This has been a bit under the radar, but JumpTV, the Toronto-based startup that aggregates foreign broadcast channels onto the public Internet, has raised over $200 million in an IPO managed earlier this month by Morgan Stanley. The company is public on both the Toronto and London exchanges.
I caught up with company president Alex Blum on Friday. Alex is a former long time senior AOL executive who charted the introduction of video at AOL during his 8-year tenure. He is astounded by the way the whole online video revolution has taken off in the past few months.
He AOL left last year to head-up JumpTV; the company pulls together broadcast feeds from an incredible range of countries – — and serves a global diasporas of immigrants with streaming video from far away.
The business presently is subscription-based, similar to satellite TV that offers special foreign country channels, but Alex told me that the business will transform to an advertiser-based model in the near future. He says that there enormous demand for online video content by advertisers. The next step from JumpTV is to create social networking around the channels, specific to particular immigrant groups. Pretty amazing.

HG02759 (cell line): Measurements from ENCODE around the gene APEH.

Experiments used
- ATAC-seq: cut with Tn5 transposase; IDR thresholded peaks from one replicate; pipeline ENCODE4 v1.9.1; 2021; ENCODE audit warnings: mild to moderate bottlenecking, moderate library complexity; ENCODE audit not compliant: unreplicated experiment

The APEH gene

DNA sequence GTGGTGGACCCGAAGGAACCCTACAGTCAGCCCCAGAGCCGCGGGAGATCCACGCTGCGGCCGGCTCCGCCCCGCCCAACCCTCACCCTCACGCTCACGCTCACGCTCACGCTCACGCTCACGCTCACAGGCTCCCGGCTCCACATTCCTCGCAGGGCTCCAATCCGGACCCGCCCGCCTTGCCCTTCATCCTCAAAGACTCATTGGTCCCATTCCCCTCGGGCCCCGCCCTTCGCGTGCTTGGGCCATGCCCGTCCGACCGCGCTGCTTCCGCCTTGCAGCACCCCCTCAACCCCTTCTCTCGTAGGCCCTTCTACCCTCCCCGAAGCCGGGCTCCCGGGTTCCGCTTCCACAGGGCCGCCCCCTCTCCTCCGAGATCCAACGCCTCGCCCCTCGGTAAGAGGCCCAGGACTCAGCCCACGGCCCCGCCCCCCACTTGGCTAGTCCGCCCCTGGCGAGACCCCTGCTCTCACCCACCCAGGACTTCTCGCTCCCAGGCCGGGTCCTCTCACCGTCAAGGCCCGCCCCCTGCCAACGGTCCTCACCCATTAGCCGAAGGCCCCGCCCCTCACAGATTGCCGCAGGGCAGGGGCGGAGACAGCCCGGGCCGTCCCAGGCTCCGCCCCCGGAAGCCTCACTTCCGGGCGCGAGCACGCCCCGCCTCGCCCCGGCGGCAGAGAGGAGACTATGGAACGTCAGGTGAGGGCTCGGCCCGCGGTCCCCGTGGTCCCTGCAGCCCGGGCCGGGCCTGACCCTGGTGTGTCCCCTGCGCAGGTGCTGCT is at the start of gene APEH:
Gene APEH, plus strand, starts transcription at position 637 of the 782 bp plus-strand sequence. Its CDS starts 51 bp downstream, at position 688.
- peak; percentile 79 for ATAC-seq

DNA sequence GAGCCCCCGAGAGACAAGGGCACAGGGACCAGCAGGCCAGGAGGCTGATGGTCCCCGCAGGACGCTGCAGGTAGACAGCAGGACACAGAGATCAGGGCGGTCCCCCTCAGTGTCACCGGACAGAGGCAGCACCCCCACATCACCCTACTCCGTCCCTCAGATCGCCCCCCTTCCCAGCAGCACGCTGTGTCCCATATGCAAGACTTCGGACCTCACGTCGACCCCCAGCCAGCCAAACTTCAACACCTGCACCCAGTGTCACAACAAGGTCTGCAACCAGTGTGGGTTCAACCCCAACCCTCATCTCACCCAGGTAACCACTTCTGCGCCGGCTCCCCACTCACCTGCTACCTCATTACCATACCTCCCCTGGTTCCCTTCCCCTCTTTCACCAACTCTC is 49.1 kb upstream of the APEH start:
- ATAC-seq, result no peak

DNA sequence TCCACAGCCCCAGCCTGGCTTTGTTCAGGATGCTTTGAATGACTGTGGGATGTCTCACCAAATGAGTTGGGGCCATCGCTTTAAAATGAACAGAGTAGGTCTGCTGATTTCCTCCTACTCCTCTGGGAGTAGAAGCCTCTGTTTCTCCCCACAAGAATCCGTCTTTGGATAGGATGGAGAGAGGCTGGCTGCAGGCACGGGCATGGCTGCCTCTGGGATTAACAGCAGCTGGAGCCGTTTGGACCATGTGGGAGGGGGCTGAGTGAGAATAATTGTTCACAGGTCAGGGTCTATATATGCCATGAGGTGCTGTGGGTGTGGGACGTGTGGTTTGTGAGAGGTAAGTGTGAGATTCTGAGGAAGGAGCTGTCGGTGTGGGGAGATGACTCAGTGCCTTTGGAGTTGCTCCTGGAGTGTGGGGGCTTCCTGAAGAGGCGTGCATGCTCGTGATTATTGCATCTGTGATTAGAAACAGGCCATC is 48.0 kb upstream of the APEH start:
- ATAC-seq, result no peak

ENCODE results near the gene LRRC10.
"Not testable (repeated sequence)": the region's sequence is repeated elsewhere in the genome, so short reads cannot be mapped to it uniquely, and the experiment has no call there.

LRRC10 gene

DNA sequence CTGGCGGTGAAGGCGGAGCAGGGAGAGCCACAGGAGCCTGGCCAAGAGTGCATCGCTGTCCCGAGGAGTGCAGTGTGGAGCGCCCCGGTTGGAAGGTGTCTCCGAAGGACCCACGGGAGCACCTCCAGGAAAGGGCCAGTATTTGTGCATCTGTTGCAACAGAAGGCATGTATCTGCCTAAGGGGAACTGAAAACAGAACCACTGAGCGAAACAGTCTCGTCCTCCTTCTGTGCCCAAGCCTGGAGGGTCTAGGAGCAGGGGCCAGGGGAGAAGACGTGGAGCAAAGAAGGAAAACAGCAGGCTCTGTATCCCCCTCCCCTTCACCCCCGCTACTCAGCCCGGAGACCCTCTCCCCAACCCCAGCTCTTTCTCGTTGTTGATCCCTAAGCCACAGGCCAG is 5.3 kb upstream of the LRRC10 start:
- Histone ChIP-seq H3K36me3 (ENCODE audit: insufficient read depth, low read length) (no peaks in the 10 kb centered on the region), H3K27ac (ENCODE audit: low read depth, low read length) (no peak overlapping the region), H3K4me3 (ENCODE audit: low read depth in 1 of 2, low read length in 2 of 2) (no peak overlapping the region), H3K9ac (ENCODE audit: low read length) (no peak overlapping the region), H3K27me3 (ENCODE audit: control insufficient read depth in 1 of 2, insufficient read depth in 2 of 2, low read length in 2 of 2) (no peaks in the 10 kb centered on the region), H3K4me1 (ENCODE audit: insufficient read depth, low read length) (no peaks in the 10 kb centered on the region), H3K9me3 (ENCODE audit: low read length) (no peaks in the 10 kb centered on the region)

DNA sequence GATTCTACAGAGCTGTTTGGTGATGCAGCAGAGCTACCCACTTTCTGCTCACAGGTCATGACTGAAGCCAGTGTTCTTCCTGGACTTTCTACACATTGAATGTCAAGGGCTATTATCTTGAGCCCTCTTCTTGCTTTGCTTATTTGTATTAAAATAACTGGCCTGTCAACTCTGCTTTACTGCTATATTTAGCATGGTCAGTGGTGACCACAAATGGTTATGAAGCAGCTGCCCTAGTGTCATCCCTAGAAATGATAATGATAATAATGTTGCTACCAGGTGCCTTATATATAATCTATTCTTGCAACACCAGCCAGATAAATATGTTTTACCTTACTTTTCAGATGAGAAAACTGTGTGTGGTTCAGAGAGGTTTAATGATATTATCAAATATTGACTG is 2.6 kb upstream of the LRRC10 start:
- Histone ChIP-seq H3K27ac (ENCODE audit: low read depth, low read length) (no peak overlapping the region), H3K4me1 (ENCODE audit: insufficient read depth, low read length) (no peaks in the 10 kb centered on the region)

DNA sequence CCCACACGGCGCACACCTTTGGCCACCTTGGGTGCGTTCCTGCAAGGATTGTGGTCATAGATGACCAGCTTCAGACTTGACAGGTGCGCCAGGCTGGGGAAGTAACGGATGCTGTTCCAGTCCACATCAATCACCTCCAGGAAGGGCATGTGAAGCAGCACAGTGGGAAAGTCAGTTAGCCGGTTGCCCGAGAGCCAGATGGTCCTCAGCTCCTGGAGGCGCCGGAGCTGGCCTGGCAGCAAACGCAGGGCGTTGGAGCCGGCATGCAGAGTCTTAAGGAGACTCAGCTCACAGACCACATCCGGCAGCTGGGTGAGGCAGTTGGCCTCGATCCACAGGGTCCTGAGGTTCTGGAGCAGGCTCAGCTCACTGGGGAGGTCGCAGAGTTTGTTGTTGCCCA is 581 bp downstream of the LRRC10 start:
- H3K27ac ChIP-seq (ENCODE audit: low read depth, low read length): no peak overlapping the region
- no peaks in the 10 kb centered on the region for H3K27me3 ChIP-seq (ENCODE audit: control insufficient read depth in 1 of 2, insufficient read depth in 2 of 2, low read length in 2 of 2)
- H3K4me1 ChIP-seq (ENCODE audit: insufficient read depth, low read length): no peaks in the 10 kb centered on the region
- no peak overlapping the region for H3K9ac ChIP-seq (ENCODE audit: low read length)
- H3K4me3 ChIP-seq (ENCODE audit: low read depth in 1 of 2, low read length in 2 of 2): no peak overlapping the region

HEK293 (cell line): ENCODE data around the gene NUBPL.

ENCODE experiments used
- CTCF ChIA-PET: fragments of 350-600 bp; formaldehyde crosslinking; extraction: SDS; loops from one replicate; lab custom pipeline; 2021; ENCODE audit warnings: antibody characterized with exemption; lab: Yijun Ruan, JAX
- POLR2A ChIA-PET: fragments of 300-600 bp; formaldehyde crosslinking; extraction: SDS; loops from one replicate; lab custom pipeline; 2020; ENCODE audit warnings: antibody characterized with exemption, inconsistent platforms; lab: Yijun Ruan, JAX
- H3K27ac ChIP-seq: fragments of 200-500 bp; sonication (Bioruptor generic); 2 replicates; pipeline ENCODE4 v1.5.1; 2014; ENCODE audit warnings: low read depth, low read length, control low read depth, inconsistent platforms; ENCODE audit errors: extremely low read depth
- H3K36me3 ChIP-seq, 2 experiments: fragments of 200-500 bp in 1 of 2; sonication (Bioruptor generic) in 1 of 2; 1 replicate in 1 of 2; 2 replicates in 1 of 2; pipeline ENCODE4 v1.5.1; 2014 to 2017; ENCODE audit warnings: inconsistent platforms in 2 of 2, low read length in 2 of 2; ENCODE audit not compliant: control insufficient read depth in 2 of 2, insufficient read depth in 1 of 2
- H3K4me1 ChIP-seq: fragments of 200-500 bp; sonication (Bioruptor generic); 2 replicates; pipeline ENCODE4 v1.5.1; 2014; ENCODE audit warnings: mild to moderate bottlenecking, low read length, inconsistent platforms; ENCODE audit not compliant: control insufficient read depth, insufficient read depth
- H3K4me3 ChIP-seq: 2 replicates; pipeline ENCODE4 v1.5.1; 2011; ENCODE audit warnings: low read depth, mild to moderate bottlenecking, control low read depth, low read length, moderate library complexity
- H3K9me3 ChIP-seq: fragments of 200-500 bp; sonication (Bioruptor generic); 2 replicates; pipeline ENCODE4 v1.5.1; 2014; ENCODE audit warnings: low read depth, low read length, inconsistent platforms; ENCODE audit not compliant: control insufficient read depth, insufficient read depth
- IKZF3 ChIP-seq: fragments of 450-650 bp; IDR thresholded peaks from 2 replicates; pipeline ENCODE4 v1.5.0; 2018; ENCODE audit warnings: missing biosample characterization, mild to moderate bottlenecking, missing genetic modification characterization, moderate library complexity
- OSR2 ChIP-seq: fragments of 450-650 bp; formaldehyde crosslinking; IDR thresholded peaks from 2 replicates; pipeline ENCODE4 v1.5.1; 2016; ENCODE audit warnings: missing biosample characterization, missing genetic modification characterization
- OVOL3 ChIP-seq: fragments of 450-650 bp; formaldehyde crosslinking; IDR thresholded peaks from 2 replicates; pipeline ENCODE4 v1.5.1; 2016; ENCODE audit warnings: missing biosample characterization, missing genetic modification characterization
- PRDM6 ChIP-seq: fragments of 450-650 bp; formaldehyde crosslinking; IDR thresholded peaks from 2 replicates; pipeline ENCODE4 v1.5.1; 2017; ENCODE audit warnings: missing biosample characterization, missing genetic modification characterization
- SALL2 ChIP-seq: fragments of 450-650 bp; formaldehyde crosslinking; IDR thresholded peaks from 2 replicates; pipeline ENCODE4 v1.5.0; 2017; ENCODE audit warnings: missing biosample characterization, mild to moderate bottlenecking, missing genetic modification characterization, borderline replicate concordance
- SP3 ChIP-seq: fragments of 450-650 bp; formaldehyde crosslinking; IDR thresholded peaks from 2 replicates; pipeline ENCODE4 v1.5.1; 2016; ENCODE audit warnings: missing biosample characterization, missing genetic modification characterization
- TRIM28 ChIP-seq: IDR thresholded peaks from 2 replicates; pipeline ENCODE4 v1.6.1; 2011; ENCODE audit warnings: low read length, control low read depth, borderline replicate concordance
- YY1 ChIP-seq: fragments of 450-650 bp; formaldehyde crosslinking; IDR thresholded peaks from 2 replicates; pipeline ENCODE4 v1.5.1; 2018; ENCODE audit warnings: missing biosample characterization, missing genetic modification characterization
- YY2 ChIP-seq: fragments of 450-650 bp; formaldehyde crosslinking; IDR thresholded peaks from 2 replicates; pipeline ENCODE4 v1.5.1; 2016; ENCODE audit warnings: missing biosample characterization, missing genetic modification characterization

Alex will be among the cavalcade of stars at Streaming Media West next month in San Jose, Ca. Beet.TV is the Official Vlog of the show.
AOL Maximizes Video Search with New Developer Tool – Interesting news from AOL today – they are providing video content developers a new tool to make sure their videos are effectively searched. AOL has made a big push to becoming a mega video search engine over the last few months; check out what Fred McIntyre told us about AOL search earlier this summer. This is a very interesting development.
— Andy Plesser
Movies on the Move Attracts Advertisers – Big media like Amazon and Apple are touting ways to download online video on the go and advertisers are tuning in, as the gap between watching content on your television screen and streaming it to your computer or iPod narrows. eMarketer estimates that ad spending on online video will top $2.3 billion in four years.